The Southern Baptist Convention marked its 100th year of allowing women to attend as messengers – and messengers they were, with Beth Moore and Lisa Harper encouraging Christian women to take their rightful position in the church.
According to the Baptist Press, Harper told a room full of pastors' wives they must not be silent.
She encouraged them to “stand, even when expected to sit, with strong conviction and soft hearts."
In the wake of some of the most shocking church shakeups in years, Harper reminded attendees, "Misogyny or not, we all have to go back to what it means to be beloved."
Meanwhile, Moore called for more women in leadership roles.
You may not support a woman teaching from the platform but you cannot use Scripture to claim women did not & cannot in any way lead. If women in crisis never see women in visible roles in church & never hear from them, what on earth would ever make them think they would be heard?
— Beth Moore (@BethMooreLPM) June 13, 2018
Moore, who wrote an open letter last month decrying the lack of respect for women in evangelical circles, said that she was often overlooked when among her evangelical male counterparts.
As for her interactions with colleagues, she says, “I was the elephant in the room with a skirt on.”
The turn of the year brought about the resignation of SBC Executive Committee President Frank Page, who admitted to an inappropriate relationship.
As the #MeToo movement gained steam, it bulldozed its way through the church pews, bringing light to areas of sexual misconduct which accusers say has plagued the organization for years.
More recently, Paige Patterson was removed from his position at Southwestern Baptist Theological Seminary as controversy brewed over his comments on women, as well as his seeming lack of attention to allegations of rape and abuse.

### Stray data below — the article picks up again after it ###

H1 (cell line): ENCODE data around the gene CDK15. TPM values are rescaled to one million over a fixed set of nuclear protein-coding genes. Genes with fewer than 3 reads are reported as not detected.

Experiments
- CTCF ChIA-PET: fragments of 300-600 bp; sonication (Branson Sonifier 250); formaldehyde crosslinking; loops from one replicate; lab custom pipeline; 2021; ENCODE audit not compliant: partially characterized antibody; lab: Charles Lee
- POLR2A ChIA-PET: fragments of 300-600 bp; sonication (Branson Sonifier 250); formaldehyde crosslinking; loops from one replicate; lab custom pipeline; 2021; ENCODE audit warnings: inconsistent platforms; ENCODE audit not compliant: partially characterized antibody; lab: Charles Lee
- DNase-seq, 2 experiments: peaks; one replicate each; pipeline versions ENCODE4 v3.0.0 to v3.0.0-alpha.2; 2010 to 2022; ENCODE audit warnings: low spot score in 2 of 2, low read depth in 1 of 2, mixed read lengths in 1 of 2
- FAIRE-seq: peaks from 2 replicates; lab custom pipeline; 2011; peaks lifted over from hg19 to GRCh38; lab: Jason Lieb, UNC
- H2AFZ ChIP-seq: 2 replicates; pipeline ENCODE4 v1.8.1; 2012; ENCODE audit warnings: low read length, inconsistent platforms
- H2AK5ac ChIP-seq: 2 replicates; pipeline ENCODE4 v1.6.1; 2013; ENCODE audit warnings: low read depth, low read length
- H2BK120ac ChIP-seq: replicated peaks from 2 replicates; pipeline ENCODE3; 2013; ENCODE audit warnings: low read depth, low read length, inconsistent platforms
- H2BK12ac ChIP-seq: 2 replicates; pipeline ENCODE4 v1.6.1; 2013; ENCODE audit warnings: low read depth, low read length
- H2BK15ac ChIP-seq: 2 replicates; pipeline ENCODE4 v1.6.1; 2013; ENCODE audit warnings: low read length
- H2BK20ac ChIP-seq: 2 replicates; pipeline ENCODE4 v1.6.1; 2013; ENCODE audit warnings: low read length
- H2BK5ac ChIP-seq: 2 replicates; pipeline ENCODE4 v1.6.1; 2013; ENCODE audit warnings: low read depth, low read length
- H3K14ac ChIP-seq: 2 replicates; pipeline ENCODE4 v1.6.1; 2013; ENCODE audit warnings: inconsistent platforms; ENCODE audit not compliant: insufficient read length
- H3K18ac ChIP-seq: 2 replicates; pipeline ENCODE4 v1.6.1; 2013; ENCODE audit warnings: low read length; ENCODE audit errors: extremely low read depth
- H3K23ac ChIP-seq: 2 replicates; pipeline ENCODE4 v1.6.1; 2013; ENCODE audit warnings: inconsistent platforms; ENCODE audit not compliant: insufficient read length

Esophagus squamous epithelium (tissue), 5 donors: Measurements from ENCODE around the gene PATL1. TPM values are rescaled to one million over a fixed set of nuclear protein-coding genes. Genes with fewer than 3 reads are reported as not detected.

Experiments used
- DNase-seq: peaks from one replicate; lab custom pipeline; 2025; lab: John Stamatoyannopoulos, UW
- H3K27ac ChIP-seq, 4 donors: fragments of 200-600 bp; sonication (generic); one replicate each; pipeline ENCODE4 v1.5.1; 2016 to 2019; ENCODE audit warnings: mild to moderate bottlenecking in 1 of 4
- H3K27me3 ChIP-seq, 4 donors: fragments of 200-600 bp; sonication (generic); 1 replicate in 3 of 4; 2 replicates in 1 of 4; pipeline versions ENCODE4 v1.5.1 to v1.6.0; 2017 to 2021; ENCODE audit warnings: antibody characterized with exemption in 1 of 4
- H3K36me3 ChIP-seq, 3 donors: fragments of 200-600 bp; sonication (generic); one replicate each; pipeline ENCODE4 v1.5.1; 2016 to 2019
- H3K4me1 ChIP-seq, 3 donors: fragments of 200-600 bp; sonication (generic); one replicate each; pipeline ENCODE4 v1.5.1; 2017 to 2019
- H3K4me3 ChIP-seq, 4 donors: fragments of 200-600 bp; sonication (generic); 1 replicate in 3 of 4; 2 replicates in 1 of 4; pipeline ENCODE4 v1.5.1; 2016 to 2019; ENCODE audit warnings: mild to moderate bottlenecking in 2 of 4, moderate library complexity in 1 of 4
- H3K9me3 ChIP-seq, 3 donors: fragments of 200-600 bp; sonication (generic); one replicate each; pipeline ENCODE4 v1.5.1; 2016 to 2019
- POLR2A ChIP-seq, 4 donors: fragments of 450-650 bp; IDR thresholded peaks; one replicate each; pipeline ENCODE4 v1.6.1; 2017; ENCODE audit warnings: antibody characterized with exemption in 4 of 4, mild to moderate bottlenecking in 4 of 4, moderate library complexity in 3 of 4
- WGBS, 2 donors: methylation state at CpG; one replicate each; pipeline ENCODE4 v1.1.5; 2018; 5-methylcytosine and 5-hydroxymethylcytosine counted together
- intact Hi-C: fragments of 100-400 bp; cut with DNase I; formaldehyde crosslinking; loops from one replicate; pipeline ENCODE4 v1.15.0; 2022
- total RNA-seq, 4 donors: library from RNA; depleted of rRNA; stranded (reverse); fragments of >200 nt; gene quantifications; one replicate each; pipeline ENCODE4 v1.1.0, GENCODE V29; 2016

A statement from Kevin Uekert, chairman of the Board of Trustees, noted the seminary found Patterson had misled them about his involvement in a 2003 rape allegation. The committee then found that Paige tried to thwart efforts by a female student to report that she was sexually assaulted in 2015.
In an email to campus law enforcement, “Dr. Patterson discussed meeting with the student alone so that he could “break her down” and that he preferred no officials be present. The attitude expressed by Dr. Patterson in that email is antithetical to the core values of our faith and to SWBTS,” wrote Uekert.
As for the role of women in evangelical circles, Moore says that there was a time she was afraid of the backlash she’d receive for coming forward with these concerns.
She knew that speaking out against the male leadership would only end with her being “fried like a chicken”-- but now she says, “After recent events following on the heels of a harrowing 18 months, I’ve decided fried chicken doesn’t sound so bad.”
Other Southern Baptist leaders have spoken out on the matter as well.
Albert Mohler, president of Southern Baptist Theological Seminary, blogged that he felt this was the hand of God and that in serving for more than two decades he was blind to this problem.
Mohler humbly writes, “I was wrong. The judgment of God has come.”
The seminary, which says it is “driven by truth,” has seen some dark days, but leaders are hopeful they will grow and change from this storm.
Mohler adds, “The #MeToo moment has come to American evangelicals. This moment has come to some of my friends and brothers in Christ. This moment has come to me, and I am called to deal with it as a Christian, as a minister of the Gospel, as a seminary and college president, and as a public leader. I pray that I will lead rightly.”